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06 Jun 2019

Transcript:   AMA Vice President, Dr Chris Zappala, ABC Radio Sydney, Drive with Josh Szeps, Thursday, 6 June 2019

Subject:   Flu season

JOSH SZEPS:           But first, have you had your flu shot yet? If not, you may be in a little bit of a pickle in the short term, because this year's virulent strain of the flu has depleted a lot of Sydney's stocks of the vaccine. It's becoming tricky to find at chemists.

Dr Chris Zappala is the Vice President of the Australian Medical Association. Chris, thanks for being here.

CHRIS ZAPPALA:  Good afternoon.

JOSH SZEPS:           What's going on?

CHRIS ZAPPALA:  Look, we've had an unprecedented start to 2019, unfortunately, with four to five-fold the number of confirmed flu cases compared to previous years, and that's obviously put a bit of a strain on stocks. The Commonwealth National Immunisation Program supplies, which you can get through your general practitioner - the vaccine doesn't cost anything for those people who are eligible - there are still stocks of those vaccines available. The ones that we've run a little bit low of in the country, unfortunately, are the private sector stocks in the pharmacies, but more are hopefully on their way. So, if you want a vaccination, pop along to your GP and if you fit within that criteria, you'll be able to get it.

JOSH SZEPS:           Right, so there's a special allocation for that class of people, is there?

CHRIS ZAPPALA:  Yeah, that's right. I mean, the Government tries, successive governments obviously try to make sure that there's enough available for all Australians and I don't think anyone could have predicted the huge unseasonal increase that we've had this year, particularly of Influenza A, and that's obviously been where the problem has come from.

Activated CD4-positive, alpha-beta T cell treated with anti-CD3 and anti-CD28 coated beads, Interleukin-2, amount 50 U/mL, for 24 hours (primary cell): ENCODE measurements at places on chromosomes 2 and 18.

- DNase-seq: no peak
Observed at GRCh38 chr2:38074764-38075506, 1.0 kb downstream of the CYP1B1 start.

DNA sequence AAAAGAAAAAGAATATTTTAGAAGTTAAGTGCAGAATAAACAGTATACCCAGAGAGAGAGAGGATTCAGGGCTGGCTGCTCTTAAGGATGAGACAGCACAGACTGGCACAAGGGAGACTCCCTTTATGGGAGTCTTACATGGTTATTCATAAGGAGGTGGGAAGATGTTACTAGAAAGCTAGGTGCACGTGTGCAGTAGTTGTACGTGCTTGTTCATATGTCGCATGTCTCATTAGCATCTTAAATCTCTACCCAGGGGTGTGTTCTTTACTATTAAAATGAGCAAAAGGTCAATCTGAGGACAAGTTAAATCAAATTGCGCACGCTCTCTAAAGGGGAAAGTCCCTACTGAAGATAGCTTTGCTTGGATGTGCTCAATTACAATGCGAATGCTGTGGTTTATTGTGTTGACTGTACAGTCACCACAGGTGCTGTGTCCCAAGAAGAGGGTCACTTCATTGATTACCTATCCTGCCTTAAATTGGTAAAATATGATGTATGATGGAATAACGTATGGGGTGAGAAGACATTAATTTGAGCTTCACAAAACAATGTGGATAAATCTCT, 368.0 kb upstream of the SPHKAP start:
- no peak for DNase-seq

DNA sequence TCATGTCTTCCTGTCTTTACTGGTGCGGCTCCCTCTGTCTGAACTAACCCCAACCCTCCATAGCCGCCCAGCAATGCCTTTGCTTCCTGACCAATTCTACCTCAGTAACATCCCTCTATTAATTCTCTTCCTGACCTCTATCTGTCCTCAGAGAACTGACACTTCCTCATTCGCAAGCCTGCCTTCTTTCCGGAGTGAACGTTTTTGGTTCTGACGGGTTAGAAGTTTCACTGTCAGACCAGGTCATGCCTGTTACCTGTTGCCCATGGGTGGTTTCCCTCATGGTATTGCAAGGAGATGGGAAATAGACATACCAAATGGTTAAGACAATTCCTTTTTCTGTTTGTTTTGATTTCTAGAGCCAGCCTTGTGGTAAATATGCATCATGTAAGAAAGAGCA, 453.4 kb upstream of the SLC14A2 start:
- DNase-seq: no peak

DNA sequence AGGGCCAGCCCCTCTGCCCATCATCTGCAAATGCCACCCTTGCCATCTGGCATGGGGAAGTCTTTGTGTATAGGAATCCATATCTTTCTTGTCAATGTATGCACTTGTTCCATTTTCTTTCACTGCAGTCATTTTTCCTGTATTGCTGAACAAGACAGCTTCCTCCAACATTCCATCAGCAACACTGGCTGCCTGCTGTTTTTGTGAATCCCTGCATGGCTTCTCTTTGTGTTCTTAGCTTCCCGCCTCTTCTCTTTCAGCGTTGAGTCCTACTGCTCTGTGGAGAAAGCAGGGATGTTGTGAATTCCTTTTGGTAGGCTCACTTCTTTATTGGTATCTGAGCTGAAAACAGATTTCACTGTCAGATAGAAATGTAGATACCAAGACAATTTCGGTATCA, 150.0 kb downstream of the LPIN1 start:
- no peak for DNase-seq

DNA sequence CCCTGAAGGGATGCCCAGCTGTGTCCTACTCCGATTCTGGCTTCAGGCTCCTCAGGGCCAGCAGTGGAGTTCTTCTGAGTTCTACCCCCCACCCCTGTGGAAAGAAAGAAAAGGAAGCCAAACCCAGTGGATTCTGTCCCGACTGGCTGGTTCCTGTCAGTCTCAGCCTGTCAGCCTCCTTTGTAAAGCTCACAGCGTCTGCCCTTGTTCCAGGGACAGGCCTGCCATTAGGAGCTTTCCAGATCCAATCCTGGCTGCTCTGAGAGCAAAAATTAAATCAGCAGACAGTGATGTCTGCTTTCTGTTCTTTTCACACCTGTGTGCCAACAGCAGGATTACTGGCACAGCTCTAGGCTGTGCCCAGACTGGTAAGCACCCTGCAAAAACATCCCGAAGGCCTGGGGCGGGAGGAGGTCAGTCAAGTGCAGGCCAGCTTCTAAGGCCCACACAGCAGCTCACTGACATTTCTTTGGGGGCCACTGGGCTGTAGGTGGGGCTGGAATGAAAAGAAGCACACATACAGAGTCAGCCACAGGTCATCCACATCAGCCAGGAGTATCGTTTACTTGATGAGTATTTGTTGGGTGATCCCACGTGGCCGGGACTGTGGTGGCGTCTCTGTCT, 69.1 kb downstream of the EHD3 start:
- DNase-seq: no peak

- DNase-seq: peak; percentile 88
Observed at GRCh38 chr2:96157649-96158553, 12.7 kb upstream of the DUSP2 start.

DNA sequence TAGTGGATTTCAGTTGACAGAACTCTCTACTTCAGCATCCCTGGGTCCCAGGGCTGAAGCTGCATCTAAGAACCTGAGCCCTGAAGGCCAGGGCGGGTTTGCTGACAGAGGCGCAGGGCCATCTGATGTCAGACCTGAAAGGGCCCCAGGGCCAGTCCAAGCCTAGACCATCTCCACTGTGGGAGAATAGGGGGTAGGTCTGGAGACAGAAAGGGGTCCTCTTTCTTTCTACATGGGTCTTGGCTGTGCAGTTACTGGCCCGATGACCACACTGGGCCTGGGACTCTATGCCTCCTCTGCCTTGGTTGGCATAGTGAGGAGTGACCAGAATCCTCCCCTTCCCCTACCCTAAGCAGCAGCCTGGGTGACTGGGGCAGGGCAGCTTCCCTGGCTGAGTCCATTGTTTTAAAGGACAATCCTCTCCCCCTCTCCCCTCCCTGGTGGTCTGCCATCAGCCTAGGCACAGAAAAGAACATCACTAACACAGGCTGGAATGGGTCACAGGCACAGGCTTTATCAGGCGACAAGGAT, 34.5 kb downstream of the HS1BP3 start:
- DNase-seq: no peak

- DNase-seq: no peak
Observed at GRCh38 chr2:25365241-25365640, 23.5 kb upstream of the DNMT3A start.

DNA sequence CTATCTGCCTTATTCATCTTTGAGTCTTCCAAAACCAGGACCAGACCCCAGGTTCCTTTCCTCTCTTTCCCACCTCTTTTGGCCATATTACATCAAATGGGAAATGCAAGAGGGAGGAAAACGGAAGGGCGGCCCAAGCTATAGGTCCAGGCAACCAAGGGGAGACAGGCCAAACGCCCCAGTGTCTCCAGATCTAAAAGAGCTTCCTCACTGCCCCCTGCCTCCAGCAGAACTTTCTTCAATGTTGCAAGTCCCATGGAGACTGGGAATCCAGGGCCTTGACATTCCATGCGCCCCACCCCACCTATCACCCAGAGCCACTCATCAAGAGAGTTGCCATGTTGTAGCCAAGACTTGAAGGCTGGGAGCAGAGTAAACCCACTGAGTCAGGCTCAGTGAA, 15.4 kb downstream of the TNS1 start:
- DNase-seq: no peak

But people who are over 65, if you've got problems with your immune system, if you've got chronic respiratory problems, if you've got no spleen, if you're of Aboriginal or Torres Strait Islander descent - those are the main groups - you can pop along to your general practitioner, and they should have stocks of the flu vaccine.

JOSH SZEPS:           And just to clarify - is it that more people are getting vaccinated this year or is it that more people are getting the flu this year?

CHRIS ZAPPALA:  Look, it's both. There's no question that the rates of the flu this year so far are much higher than on previous years. And, as you may be aware, every so often this seems to happen for reasons that are not entirely clear, but it relates at least in part to the mutation of the virus. It's a very tricky virus, and it changes its appearance and it cloaks so that it can escape and slip through the immune system, and that's the problem.

And that's one of the reasons we have to have the flu vax every year, is because we're trying to stay a step ahead of the virus and its changing appearance, but that's very difficult to predict and this year we've got this difficult strain of Influenza A which is making things a little bit more problematic for people. But we're definitely seeing more cases.

JOSH SZEPS:           Yeah, and so basically the rule is, if you sometimes get the vaccine and sometimes you don't, you should get it this year because it's particularly virulent, and if you can't get it right now, if you're not part of the class of people who have a special allocation for it, if you're just in the general population, how long is the wait likely to be before some new vaccines can come through and those chemists' stores will be replenished again?

CHRIS ZAPPALA:  Yeah look, I don't know the exact answer to that, I'm afraid. But it shouldn't be too long - hopefully within days to a week or so. The other thing that I would just to reassure people, is that even if you get the vaccine, sometimes you can still get the flu after that, but if you're vaccinated, the severity of that episode is much less than if you hadn't been vaccinated.

JOSH SZEPS:           Got it.

CHRIS ZAPPALA:  So very important - we've all got to pop off and get our vaccine, and just make sure that these terrible viruses don't circulate round the community.

JOSH SZEPS:           Good to talk to you, Chris. Thanks for being here.

CHRIS ZAPPALA:  Thanks, mate.

JOSH SZEPS:           That's Dr Chris Zappala, the Vice President of the Australian Medical Association.

6 June 2019

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Published: 06 Jun 2019